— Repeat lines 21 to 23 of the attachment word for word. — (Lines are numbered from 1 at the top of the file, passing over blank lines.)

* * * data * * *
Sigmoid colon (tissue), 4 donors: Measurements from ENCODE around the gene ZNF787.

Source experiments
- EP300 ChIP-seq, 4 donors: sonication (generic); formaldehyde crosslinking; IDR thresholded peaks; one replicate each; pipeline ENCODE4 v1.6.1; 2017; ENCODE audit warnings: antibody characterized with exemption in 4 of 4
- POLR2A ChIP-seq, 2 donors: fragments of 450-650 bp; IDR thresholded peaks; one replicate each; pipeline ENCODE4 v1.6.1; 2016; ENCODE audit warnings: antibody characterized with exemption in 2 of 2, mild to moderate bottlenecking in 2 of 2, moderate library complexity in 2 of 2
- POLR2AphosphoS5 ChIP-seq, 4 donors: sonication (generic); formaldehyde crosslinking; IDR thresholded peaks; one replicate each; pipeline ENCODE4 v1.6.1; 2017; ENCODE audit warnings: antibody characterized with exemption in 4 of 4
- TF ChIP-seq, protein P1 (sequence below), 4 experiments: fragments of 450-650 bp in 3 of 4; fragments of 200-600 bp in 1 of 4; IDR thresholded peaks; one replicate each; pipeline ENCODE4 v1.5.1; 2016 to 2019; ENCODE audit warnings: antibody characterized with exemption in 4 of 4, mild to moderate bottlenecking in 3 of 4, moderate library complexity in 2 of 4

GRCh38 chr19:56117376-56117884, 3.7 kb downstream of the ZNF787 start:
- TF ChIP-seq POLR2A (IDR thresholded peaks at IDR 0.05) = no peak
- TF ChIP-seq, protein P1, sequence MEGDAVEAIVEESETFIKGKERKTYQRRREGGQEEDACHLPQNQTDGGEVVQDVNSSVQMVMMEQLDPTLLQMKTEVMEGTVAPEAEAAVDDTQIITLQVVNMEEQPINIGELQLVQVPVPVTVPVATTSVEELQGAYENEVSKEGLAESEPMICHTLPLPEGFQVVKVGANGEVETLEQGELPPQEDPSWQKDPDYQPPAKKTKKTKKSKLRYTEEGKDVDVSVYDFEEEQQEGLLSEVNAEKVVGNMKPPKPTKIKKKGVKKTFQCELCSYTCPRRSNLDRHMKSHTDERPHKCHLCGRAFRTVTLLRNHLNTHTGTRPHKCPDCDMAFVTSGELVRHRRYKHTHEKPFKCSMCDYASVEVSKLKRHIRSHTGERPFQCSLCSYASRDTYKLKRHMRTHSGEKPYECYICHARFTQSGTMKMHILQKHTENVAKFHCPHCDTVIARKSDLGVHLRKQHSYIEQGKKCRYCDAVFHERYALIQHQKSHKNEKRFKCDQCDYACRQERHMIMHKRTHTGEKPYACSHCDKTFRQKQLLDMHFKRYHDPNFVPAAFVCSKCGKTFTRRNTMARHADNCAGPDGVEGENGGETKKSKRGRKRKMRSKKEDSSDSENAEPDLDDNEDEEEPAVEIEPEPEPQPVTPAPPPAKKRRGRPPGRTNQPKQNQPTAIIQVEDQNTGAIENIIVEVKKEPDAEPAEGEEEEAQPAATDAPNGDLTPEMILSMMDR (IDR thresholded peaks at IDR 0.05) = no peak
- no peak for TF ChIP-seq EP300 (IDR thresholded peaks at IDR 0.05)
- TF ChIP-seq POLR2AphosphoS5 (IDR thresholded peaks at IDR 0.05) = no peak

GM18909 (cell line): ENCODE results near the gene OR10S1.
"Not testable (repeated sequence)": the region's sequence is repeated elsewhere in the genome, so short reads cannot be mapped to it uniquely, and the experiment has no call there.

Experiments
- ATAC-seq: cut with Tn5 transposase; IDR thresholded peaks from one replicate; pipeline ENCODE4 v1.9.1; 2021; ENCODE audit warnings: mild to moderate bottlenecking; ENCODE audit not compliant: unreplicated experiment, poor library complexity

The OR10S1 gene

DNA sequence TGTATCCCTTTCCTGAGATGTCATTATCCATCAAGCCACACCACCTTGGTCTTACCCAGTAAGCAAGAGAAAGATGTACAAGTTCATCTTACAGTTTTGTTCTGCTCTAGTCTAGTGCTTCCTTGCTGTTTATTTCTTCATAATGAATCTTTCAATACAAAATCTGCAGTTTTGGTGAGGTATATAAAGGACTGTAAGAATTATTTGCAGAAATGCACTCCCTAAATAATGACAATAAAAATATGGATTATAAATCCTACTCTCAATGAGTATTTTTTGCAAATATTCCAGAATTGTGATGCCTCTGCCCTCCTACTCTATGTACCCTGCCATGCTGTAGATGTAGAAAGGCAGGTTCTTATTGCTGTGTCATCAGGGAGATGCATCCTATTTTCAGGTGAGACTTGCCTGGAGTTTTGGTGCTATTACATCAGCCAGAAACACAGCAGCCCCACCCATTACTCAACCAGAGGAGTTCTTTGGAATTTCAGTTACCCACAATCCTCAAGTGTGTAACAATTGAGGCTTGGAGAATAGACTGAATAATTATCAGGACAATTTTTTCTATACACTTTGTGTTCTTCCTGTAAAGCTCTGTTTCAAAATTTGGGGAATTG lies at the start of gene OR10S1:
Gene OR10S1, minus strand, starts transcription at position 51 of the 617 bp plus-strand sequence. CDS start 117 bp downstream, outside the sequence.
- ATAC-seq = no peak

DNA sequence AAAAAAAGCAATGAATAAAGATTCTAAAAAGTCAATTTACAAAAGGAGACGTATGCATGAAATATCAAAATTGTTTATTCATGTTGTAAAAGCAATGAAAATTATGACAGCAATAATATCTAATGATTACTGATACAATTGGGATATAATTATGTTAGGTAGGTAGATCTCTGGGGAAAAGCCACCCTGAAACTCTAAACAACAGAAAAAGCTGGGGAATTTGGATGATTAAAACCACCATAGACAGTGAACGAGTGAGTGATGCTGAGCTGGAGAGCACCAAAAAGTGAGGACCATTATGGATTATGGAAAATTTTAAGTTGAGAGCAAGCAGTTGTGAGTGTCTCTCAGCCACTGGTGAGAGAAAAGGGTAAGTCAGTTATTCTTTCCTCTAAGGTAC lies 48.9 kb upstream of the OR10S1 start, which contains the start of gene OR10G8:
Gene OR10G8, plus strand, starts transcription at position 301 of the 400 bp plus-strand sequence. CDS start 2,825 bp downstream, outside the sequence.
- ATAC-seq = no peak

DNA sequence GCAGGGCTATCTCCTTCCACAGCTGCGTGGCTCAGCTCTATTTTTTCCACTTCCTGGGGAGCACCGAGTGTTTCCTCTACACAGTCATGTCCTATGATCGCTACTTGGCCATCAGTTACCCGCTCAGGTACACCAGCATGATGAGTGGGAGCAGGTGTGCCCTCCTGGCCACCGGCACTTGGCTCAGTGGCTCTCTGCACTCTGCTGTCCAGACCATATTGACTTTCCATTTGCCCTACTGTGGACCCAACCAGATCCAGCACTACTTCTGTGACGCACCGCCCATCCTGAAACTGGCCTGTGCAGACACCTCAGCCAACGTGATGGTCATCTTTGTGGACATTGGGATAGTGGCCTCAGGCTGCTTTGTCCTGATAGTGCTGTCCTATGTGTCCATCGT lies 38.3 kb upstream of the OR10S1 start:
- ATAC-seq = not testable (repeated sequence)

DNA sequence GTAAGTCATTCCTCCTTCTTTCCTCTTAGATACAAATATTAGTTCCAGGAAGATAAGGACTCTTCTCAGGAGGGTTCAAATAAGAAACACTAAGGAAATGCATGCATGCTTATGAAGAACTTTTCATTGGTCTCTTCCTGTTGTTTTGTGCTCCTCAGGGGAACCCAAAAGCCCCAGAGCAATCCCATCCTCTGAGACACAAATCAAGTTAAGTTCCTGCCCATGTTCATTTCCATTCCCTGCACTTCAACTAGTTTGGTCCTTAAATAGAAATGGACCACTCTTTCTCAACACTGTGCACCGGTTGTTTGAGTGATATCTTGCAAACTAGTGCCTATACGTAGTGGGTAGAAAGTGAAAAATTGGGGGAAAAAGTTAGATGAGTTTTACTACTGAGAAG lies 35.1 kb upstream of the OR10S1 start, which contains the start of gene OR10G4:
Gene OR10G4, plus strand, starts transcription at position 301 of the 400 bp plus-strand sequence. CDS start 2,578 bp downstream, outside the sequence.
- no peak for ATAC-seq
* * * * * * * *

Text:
Gene OR10G8, plus strand, starts transcription at position 301 of the 400 bp plus-strand sequence. CDS start 2,825 bp downstream, outside the sequence.
- ATAC-seq = no peak

DNA sequence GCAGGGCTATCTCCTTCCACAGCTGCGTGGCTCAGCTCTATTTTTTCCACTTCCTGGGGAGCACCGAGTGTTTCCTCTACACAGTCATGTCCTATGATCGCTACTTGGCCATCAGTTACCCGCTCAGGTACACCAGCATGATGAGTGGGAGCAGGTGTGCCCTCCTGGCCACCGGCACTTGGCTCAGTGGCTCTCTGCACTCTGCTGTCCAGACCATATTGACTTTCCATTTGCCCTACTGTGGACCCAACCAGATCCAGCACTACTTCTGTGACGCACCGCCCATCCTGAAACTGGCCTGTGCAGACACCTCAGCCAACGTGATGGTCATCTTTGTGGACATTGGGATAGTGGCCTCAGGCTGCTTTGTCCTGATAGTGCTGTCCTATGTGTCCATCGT lies 38.3 kb upstream of the OR10S1 start: